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This article was published on February 18, 2011

    TomTom struggles as consumers flock to free smartphone navigation

    TomTom struggles as consumers flock to free smartphone navigation
    Martin Bryant
    Story by

    Martin Bryant

    Founder

    Martin Bryant is founder of Big Revolution, where he helps tech companies refine their proposition and positioning, and develops high-qualit Martin Bryant is founder of Big Revolution, where he helps tech companies refine their proposition and positioning, and develops high-quality, compelling content for them. He previously served in several roles at TNW, including Editor-in-Chief. He left the company in April 2016 for pastures new.

    Why pay for something you can get free elsewhere? That’s the question TomTom has to answer as it struggles to compete with free alternative navigation services from the likes of Google and Nokia.

    The Dutch firm, well-known for its in-car navigation units, saw 2010 fourth-quarter net profit fall 29% to €52 million. What’s more, TomTom expects the market for dedicated navigation units to contract by as much as 10-15% this year.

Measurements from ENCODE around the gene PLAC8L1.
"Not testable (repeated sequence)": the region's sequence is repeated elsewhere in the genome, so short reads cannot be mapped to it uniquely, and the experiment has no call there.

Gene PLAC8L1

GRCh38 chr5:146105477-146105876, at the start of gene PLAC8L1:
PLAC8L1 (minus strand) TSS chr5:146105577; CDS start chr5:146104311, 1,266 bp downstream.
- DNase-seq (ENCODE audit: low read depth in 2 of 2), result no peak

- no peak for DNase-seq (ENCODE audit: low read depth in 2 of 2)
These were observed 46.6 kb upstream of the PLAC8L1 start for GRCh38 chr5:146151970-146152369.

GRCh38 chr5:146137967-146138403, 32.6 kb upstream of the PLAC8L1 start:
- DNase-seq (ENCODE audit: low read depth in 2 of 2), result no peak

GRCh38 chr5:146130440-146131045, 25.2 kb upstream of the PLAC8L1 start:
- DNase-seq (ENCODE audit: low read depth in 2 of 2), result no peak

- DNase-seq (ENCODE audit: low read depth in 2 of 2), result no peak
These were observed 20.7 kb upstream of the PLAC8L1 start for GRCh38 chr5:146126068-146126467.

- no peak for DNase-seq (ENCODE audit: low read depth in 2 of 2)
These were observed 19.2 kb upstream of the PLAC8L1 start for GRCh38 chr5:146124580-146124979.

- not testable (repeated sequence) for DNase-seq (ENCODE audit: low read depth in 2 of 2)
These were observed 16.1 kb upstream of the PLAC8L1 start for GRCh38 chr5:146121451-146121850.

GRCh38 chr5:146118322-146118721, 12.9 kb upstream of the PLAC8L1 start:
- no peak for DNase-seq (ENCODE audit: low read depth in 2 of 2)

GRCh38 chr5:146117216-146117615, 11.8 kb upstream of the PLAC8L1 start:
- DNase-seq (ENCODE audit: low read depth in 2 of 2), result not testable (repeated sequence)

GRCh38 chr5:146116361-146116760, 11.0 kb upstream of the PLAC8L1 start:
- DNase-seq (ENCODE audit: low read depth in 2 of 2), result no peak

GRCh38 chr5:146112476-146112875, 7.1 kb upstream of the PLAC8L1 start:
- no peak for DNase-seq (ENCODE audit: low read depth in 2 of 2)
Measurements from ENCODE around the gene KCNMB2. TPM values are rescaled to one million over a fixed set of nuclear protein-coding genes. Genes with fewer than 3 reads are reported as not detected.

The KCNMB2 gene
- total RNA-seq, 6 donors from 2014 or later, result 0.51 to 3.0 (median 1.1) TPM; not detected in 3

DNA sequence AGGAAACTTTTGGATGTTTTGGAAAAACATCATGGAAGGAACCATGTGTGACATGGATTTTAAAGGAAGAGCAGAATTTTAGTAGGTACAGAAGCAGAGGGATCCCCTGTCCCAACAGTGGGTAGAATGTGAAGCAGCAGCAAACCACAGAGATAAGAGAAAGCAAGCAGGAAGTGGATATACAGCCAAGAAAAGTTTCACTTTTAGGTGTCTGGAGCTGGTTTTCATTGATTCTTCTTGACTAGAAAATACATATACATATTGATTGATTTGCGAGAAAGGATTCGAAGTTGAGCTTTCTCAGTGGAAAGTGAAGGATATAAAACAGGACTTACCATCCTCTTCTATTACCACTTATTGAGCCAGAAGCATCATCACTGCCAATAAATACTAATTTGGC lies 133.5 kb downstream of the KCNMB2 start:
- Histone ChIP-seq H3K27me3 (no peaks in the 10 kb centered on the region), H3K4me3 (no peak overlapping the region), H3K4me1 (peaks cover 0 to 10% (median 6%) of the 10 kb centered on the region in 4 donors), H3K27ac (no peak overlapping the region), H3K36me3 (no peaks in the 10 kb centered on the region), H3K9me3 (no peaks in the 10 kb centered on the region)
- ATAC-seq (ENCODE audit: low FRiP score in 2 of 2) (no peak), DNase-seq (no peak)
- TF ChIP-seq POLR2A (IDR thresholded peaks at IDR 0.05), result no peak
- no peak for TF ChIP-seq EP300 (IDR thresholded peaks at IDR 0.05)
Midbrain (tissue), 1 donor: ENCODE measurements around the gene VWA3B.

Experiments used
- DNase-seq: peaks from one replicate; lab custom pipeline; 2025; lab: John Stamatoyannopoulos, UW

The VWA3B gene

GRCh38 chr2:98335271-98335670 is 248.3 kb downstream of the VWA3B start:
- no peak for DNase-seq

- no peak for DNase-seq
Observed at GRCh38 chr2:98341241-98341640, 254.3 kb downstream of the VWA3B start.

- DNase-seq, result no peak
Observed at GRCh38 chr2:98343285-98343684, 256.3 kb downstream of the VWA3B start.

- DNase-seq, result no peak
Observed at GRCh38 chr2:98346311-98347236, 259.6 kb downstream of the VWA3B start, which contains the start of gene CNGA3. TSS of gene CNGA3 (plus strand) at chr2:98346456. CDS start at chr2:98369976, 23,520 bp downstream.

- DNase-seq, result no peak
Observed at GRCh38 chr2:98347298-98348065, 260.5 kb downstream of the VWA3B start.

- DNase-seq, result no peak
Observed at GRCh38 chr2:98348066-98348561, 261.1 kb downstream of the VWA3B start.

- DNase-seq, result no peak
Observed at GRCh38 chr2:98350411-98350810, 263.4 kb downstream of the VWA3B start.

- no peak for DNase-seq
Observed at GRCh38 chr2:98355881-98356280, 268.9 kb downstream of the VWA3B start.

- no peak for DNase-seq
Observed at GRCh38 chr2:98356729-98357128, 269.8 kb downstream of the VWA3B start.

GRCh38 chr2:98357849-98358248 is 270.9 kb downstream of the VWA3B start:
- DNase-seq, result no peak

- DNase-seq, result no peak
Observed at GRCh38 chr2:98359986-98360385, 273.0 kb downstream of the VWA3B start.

When Google, shortly followed by Nokia, announced free, smartphone-based solutions little over a year ago it clearly struck a chord with consumers happy to use that device in their pocket for one more task rather than shell out for a dedicated box.

    TomTom is now focusing on deals with manufacturers, meaning its technology will be built right into vehicle dashboards. The company’s chief executive, Harold Goddijn told Reuters that he expected to see a zero growth for the company in 2011 and 2012, with a recovery in 2013.

    Which ever way you look at it, it’s another win for convergence.

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